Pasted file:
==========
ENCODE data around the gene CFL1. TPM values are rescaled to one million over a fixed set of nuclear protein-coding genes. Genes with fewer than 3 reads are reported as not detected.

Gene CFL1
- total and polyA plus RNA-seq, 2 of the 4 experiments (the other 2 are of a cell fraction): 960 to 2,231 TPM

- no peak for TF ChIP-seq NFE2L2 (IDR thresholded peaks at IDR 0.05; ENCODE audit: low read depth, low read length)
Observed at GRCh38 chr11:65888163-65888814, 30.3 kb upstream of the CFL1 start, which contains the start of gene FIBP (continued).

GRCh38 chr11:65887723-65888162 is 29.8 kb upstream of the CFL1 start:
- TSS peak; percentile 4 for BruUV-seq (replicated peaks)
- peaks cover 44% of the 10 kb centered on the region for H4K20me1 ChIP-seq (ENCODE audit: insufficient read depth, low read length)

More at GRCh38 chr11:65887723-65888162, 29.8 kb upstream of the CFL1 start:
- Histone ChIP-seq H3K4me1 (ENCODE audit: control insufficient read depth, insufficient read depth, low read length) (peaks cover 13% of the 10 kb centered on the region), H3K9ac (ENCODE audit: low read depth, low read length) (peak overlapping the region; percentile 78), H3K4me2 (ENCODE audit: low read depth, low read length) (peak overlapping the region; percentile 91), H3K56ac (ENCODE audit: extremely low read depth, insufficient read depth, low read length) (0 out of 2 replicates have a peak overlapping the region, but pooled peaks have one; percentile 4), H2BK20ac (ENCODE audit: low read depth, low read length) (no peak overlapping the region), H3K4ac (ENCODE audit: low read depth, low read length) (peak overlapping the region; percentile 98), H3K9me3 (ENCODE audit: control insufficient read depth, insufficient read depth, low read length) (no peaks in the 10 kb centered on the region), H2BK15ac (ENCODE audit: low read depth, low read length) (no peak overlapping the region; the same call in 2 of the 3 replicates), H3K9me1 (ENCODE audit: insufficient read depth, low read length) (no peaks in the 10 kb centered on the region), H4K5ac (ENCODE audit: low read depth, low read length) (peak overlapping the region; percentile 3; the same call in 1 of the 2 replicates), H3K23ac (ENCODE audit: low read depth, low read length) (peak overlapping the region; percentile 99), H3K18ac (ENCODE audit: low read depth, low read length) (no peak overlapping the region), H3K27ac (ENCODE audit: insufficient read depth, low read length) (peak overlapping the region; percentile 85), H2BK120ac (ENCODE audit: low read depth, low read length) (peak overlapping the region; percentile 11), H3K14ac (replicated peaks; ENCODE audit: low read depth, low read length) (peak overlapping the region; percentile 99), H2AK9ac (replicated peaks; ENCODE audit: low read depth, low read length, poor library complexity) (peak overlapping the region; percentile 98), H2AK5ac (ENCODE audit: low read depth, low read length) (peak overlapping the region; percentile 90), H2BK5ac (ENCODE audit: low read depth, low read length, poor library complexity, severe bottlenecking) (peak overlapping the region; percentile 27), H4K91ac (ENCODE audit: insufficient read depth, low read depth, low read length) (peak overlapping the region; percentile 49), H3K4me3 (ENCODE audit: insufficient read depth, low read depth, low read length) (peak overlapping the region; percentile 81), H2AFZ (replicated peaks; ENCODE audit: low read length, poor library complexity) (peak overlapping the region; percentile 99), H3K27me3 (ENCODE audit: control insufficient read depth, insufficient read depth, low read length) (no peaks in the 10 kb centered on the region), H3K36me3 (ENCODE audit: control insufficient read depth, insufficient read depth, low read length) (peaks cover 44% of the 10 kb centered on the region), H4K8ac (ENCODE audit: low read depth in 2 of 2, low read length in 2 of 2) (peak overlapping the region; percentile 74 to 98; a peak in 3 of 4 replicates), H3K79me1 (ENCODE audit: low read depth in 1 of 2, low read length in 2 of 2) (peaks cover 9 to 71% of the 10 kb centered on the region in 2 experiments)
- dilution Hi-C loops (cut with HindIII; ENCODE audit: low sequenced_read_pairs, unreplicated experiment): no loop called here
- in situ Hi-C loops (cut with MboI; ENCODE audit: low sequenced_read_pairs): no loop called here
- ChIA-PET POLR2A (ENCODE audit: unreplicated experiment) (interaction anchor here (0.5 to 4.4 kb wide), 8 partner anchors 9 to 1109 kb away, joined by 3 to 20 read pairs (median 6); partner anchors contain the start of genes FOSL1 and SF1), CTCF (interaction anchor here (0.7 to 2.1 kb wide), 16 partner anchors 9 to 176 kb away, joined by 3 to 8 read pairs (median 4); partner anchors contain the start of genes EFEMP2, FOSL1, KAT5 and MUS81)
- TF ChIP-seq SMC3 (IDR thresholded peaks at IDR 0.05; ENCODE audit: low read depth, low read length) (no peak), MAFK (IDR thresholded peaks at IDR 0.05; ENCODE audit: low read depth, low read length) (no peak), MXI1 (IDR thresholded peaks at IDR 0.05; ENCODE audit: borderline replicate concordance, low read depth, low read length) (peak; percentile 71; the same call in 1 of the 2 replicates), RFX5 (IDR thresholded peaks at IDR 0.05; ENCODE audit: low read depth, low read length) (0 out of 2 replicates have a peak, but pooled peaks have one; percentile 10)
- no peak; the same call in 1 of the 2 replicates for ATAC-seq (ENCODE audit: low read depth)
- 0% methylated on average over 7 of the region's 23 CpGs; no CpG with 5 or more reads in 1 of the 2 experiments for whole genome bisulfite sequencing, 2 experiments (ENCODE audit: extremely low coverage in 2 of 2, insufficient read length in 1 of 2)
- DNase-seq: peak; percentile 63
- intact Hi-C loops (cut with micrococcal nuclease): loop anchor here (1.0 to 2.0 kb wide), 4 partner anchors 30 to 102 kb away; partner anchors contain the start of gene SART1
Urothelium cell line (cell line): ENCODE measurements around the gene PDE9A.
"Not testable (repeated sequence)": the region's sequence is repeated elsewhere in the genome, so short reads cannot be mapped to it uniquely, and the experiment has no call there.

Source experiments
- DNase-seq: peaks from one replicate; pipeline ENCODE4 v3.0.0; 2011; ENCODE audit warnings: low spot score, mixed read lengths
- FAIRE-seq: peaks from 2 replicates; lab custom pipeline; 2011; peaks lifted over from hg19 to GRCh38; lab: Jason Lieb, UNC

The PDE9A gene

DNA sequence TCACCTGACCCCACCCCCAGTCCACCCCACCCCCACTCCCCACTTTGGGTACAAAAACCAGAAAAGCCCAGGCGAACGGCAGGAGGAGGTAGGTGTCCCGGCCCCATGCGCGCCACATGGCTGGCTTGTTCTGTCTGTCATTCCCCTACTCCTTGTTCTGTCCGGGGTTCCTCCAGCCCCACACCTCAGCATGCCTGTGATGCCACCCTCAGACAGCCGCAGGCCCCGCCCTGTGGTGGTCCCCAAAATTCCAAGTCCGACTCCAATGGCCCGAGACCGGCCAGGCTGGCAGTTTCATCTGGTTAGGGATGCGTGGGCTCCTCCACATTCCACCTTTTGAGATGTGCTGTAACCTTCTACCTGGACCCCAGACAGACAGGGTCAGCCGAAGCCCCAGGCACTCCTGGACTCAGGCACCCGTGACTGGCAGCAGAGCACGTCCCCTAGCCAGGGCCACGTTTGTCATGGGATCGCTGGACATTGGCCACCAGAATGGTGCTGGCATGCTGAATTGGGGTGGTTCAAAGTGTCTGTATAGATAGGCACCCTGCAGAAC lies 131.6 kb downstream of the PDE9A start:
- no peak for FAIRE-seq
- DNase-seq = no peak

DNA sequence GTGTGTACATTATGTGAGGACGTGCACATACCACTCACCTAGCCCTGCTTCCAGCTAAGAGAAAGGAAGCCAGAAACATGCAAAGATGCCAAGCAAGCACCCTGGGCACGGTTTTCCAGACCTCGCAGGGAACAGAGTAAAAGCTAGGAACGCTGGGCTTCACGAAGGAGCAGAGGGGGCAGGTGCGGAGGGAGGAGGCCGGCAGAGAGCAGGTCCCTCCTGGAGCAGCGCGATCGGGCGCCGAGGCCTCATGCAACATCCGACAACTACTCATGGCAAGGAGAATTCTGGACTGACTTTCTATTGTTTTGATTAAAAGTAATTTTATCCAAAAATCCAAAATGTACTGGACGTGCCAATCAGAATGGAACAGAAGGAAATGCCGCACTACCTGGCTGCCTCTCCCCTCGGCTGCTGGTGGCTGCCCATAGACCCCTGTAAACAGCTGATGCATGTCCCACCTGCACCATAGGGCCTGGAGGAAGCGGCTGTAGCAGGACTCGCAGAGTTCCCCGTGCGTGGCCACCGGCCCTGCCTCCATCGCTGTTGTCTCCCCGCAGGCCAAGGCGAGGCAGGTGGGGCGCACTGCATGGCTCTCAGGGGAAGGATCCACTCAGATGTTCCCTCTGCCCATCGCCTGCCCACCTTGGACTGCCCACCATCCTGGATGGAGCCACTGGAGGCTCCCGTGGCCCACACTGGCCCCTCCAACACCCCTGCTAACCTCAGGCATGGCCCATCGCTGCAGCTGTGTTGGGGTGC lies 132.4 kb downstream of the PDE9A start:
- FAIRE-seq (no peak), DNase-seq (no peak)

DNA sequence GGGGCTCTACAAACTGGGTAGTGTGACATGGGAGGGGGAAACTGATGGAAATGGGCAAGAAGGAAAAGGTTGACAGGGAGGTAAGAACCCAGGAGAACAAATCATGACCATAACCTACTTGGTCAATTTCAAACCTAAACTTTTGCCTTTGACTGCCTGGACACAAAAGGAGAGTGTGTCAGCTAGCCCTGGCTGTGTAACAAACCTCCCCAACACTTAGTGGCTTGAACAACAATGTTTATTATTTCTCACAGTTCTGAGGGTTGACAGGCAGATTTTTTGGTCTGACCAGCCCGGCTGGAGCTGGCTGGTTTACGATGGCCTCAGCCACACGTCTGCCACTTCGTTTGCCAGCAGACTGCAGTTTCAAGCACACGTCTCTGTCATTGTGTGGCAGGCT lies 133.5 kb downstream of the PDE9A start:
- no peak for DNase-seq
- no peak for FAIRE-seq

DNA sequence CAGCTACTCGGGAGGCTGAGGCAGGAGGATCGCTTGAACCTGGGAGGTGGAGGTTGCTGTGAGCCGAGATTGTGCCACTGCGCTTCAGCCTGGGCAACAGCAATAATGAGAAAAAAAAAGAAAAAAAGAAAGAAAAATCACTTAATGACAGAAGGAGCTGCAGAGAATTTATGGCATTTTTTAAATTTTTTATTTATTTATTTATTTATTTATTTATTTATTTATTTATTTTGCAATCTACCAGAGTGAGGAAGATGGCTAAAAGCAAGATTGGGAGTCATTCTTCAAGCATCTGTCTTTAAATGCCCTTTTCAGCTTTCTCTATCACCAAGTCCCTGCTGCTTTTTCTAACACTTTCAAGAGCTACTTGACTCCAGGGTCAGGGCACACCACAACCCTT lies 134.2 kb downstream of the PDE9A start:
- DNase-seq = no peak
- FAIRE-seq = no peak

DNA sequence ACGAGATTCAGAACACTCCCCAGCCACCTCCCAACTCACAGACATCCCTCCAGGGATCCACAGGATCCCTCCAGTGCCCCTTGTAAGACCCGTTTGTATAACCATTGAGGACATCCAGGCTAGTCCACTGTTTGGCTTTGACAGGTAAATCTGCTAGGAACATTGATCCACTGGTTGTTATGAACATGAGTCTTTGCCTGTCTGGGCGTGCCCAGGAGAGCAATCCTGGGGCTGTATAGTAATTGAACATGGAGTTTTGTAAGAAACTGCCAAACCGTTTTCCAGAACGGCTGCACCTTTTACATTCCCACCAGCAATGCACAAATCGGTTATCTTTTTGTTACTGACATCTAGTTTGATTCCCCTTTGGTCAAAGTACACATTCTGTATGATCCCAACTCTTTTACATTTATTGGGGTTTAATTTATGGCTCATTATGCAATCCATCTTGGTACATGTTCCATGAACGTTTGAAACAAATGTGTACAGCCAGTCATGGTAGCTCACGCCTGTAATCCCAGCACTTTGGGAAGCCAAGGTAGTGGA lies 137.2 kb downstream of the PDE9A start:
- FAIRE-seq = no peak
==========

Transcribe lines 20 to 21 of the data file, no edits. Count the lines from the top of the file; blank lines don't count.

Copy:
"Not testable (repeated sequence)": the region's sequence is repeated elsewhere in the genome, so short reads cannot be mapped to it uniquely, and the experiment has no call there.

Source experiments